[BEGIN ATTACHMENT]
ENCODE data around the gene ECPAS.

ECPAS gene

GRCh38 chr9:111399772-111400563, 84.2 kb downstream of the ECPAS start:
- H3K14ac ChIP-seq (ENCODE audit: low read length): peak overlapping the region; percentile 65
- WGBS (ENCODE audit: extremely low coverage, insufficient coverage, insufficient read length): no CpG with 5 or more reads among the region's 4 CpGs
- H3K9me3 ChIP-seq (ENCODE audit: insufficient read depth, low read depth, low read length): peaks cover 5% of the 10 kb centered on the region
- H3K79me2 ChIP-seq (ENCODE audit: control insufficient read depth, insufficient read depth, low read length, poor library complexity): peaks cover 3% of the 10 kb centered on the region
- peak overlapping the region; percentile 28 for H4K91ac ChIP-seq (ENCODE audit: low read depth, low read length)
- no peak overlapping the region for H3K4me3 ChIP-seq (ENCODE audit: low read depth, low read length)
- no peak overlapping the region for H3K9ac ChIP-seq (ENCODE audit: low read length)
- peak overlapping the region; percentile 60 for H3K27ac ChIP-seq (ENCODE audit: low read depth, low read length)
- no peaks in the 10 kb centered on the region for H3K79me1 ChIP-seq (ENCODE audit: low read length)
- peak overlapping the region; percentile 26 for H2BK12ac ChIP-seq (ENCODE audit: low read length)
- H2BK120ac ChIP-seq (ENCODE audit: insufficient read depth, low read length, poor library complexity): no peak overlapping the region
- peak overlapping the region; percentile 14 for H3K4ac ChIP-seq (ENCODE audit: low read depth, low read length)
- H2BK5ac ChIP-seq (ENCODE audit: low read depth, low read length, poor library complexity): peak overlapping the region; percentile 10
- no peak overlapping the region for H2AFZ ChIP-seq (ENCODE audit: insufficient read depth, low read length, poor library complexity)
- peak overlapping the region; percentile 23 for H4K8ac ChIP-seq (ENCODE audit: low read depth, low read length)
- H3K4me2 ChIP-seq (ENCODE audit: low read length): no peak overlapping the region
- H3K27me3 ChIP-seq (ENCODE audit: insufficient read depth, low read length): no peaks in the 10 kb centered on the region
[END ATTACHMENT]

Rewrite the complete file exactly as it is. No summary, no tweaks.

ENCODE data around the gene ECPAS.

ECPAS gene

GRCh38 chr9:111399772-111400563, 84.2 kb downstream of the ECPAS start:
- H3K14ac ChIP-seq (ENCODE audit: low read length): peak overlapping the region; percentile 65
- WGBS (ENCODE audit: extremely low coverage, insufficient coverage, insufficient read length): no CpG with 5 or more reads among the region's 4 CpGs
- H3K9me3 ChIP-seq (ENCODE audit: insufficient read depth, low read depth, low read length): peaks cover 5% of the 10 kb centered on the region
- H3K79me2 ChIP-seq (ENCODE audit: control insufficient read depth, insufficient read depth, low read length, poor library complexity): peaks cover 3% of the 10 kb centered on the region
- peak overlapping the region; percentile 28 for H4K91ac ChIP-seq (ENCODE audit: low read depth, low read length)
- no peak overlapping the region for H3K4me3 ChIP-seq (ENCODE audit: low read depth, low read length)
- no peak overlapping the region for H3K9ac ChIP-seq (ENCODE audit: low read length)
- peak overlapping the region; percentile 60 for H3K27ac ChIP-seq (ENCODE audit: low read depth, low read length)
- no peaks in the 10 kb centered on the region for H3K79me1 ChIP-seq (ENCODE audit: low read length)
- peak overlapping the region; percentile 26 for H2BK12ac ChIP-seq (ENCODE audit: low read length)
- H2BK120ac ChIP-seq (ENCODE audit: insufficient read depth, low read length, poor library complexity): no peak overlapping the region
- peak overlapping the region; percentile 14 for H3K4ac ChIP-seq (ENCODE audit: low read depth, low read length)
- H2BK5ac ChIP-seq (ENCODE audit: low read depth, low read length, poor library complexity): peak overlapping the region; percentile 10
- no peak overlapping the region for H2AFZ ChIP-seq (ENCODE audit: insufficient read depth, low read length, poor library complexity)
- peak overlapping the region; percentile 23 for H4K8ac ChIP-seq (ENCODE audit: low read depth, low read length)
- H3K4me2 ChIP-seq (ENCODE audit: low read length): no peak overlapping the region
- H3K27me3 ChIP-seq (ENCODE audit: insufficient read depth, low read length): no peaks in the 10 kb centered on the region